The Sanskrit word nadi means 'psychic passage' or specific pathway' through which prana (vital energy) flows throughout the body. The word shodhana means 'purification'. Thus this is a practice whereby the pranic pathways are purified and decongested. This allows the prana to flow freely throughout the body, bringing the physical body into the best possible health and calming the mind. It is one of the excellent meditation techniques.
There are four basic stages of nadi shodhana. Each stage should be mastered before proceeding to the next. This is important, for control over the respiratory system has to be gradually developed over a period of time.
Hand position for Nadi shodhna pranayamaNasagra Mudra (Nose Tip Position) The breath through the nostrils is controlled by the fingers of one hand held in front of the face. This position of the hand is actually called nasagra or nasikagra mudra (nose mudra).
Technique for Nadi shodhana pranayama:The position of the fingers and hand is as follows:
Hold the right hand in front of the face (the left hand can also be used). Rest the tips of the second and third fingers on the forehead at the eyebrow centre. These fingers should be straight. In this position the thumb should be beside the right nostril and the fourth (ring) finger beside the left nostril. The little finger is not utilized. The right nostril can now be left open or closed by pressing the side of the nose with the thumb as required. This allows air to flow, or prevents the flow. The air flow through the left nostril can be similarly controlled with the ring finger. The elbow of the right arm should preferably be in front of and as near the chest as possible. The forearm should be as vertical as possible. This will reduce the tendency of the raised arm to become tired after some time. The head and back should be held upright but without strain. Stage:1 Sit in a comfortable position. If you cannot manage sitting asanas you can sit in a chair with a straight back or you can sit on the floor with legs outstretched and back supported against a wall. Adjust yourself so that there will be no need to move for at least 10 minutes or even longer for those who have the time. Relax your whole body. Hold the spine upright but without arching backwards. Place the left hand on the left knee or in the lap. Raise the right hand and perform nasagra mudra. Close the eyes. For a minute or two be aware of the breath and the body. This will help you to relax and to make the forthcoming practice easier to perform. If you are tense or excited any form of pranayama is more difficult.Part - 1 Close the right nostril with the thumb. Slowly inhale and exhale through the left nostril. Be aware of the breath. Do this for half the time allocated for the practice. Then close the left nostril and open the right. Repeat the same procedure with awareness. Do this for about 1 week.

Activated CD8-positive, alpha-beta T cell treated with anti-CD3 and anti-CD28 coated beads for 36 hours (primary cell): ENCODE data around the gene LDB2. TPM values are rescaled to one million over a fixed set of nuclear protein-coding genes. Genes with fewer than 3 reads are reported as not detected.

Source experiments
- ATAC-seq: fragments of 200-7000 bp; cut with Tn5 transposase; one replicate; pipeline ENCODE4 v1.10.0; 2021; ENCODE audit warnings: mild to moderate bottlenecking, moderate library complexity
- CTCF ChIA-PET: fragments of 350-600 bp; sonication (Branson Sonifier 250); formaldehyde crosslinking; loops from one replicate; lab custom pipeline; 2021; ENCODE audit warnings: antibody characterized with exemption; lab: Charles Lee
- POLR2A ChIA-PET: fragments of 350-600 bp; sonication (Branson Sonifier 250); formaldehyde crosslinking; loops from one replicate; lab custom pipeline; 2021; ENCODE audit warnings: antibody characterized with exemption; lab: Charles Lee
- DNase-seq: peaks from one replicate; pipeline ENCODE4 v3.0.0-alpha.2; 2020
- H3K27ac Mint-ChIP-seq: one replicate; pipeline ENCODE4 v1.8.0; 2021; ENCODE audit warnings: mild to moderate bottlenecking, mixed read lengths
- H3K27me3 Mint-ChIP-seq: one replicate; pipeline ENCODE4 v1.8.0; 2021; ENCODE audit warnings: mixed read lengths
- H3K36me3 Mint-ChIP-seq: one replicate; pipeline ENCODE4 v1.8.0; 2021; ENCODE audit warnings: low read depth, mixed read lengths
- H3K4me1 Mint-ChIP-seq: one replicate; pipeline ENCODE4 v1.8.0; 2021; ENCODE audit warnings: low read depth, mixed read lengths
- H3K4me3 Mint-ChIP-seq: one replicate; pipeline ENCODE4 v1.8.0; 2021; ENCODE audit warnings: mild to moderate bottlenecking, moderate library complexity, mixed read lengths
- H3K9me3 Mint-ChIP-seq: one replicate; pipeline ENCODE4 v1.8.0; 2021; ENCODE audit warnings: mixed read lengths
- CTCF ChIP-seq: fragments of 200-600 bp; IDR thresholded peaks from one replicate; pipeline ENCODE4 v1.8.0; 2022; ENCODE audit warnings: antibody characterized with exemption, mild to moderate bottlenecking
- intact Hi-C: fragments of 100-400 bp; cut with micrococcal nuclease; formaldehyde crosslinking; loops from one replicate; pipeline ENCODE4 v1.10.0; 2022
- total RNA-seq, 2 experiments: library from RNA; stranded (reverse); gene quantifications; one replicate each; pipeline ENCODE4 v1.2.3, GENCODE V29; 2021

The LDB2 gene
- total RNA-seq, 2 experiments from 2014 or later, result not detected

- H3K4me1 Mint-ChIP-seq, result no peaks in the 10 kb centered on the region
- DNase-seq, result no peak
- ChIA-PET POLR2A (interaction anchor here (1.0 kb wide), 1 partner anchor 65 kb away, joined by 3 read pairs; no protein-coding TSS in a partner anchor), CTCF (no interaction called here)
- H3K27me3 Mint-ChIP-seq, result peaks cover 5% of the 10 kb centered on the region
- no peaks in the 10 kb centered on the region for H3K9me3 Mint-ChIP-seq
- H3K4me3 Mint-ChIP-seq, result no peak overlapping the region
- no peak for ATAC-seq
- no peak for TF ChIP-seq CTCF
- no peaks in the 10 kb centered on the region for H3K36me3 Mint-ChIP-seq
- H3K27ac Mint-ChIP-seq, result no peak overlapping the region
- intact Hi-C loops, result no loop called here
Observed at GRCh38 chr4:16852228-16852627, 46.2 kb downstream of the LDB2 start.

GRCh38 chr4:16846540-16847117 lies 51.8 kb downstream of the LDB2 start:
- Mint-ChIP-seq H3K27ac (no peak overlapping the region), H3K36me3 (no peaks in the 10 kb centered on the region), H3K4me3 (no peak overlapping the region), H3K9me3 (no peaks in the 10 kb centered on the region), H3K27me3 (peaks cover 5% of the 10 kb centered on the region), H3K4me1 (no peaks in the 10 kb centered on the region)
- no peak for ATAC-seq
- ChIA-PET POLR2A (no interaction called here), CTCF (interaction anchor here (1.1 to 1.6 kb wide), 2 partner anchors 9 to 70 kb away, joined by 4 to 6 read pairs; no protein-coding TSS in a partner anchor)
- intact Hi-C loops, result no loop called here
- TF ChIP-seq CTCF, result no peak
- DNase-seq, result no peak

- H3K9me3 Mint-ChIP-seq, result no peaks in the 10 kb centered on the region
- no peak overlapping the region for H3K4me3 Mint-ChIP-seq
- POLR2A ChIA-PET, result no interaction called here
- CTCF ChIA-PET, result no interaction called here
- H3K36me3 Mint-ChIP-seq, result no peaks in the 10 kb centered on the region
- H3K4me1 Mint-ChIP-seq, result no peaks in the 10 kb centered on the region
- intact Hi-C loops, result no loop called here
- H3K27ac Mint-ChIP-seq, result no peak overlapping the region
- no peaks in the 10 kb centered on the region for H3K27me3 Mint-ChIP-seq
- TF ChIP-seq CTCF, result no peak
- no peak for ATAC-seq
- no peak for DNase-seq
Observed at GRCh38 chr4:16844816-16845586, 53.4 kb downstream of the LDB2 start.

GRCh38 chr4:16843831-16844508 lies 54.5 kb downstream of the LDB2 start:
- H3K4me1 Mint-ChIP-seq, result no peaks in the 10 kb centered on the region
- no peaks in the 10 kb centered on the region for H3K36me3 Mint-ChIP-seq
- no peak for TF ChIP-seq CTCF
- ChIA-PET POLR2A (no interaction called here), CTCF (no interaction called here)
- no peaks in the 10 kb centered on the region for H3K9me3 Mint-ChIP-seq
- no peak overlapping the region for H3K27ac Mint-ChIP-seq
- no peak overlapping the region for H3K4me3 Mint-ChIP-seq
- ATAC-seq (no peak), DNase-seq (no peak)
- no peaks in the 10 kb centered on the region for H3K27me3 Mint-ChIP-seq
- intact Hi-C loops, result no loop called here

Part 2 This is the same as part 1 except that one now starts to control the relative duration of inhalation and exhalation. Close the right nostril and breathe through the left nostril. Simultaneously mentally count: 1, 2, 3, each interval being about 1 second. Don't strain but breathe deeply. (yogic breathing) During exhalation again keep the count mentally. Try to make the length of exhalation twice as long as inhalation. But don't strain or make the duration longer than is comfortable. 1 inhalation and 1 exhalation represent 1 round. Do 10 rounds through the left nostril. Then close the left nostril using the fourth finger, open the right by releasing the pressure of the thumb, and do 10 rounds through the right nostril. Be aware of the breath and the mental counting throughout the entire practice. Continue in this way for as long as you have time available. Practise part 2 for about 2 weeks or however long it takes to master the technique, and then begin to practise stage 2. Make sure the nose is unblocked before starting the practice. If necessary do jala neti.
Awareness and duration
It is easy to think of other things during the practice. The mind starts to dwell on many business, Don't become frustrated for this will cause mental stress. Only try to be aware of any wandering tendency of the mind. If it wanders let it wander, but ask yourself the question: "Why am I thinking of other things?" This will automatically encourage the awareness to return to the practice of nadi shodhana. One can practise this technique for any length of time. We recommend at least ten minutes daily.
Sequence and time of practiceNadi shodhana should be done after asanas and before meditational or relaxational practices. It is best done in the morning before breakfast, though it can also be performed at other times during the day. However, it should not be done after meals. Under no circumstances should one force the breathing. Avoid breathing through the mouth.
Benefits of nadi shodhana pranayama
• Encourages the removal of stagnant air from the lungs.
• It is an excellent prelude to meditational or relaxation techniques.
• It induces calmness of mind by regulating the flow of prana in the body.
• Helps to remove blockage of the nadis and thereby allows the free flow of prana.
• The whole body is nourished with an extra supply of oxygen and eliminates carbon dioxide efficiently.
• Purifies the whole blood system and increases the overall health of the body, including its power to resist disease.